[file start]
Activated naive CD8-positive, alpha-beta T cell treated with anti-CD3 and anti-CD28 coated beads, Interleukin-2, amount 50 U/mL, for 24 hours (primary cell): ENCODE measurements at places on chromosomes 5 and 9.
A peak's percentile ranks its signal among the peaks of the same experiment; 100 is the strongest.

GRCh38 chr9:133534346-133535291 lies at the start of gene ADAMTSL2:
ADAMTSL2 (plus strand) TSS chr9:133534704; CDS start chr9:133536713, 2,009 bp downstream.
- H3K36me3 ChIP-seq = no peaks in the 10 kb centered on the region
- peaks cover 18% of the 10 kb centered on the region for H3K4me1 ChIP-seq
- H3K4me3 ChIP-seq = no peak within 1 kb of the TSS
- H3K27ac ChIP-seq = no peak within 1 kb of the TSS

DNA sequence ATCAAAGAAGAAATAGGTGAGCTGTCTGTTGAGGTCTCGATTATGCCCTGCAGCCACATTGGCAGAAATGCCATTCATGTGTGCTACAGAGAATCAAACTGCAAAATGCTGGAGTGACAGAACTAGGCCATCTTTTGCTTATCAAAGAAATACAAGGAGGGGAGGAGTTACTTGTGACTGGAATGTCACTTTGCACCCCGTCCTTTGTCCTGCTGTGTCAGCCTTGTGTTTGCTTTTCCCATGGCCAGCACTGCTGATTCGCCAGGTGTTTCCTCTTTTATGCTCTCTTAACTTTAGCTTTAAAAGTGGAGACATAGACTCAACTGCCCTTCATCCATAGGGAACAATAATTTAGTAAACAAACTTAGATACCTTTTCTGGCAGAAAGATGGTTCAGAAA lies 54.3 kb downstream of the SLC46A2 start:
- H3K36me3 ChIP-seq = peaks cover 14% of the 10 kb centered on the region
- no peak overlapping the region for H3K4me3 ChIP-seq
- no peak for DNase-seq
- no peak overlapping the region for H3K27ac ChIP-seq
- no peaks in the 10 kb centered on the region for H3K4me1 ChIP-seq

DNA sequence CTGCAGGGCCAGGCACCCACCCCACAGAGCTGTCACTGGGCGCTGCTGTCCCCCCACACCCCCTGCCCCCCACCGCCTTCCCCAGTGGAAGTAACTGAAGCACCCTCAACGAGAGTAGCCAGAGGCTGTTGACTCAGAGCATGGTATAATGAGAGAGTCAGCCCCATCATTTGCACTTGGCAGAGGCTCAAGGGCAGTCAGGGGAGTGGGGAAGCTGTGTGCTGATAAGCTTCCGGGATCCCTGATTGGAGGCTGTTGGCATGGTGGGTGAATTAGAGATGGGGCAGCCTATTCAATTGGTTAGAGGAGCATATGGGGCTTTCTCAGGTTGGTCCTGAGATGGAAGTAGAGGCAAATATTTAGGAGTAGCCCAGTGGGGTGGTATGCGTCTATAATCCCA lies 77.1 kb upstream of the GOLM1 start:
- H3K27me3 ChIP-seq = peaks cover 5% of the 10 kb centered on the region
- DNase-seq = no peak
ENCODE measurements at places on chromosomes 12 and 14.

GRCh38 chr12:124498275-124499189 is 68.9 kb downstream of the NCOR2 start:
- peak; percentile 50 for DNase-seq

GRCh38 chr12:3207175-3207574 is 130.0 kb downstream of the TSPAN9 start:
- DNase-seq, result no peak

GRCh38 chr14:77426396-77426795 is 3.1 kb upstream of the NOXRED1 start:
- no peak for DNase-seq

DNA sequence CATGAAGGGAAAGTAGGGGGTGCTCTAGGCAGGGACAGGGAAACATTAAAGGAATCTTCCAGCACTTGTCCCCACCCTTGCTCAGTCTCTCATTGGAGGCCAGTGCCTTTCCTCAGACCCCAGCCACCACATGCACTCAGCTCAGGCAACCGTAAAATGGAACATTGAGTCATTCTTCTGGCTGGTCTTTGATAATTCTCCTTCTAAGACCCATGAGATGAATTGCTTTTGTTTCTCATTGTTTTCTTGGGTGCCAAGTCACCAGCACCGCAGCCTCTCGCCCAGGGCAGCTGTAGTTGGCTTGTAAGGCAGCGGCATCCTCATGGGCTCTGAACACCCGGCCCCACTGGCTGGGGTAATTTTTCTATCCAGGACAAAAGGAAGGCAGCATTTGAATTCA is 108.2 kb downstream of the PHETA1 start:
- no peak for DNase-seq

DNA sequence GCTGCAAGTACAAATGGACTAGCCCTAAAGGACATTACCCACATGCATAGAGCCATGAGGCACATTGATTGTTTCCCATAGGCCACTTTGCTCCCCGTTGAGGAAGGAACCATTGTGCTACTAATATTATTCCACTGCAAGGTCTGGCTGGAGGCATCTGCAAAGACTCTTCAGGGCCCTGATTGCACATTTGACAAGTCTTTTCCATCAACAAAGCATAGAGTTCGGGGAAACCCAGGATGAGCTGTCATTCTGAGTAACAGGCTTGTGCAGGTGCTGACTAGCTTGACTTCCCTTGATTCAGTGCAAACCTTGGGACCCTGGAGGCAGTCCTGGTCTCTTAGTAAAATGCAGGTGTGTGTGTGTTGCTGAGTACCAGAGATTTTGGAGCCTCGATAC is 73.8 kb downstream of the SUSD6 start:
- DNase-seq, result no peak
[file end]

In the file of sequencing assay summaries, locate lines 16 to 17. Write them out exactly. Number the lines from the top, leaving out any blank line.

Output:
- H3K27me3 ChIP-seq = peaks cover 5% of the 10 kb centered on the region
- DNase-seq = no peak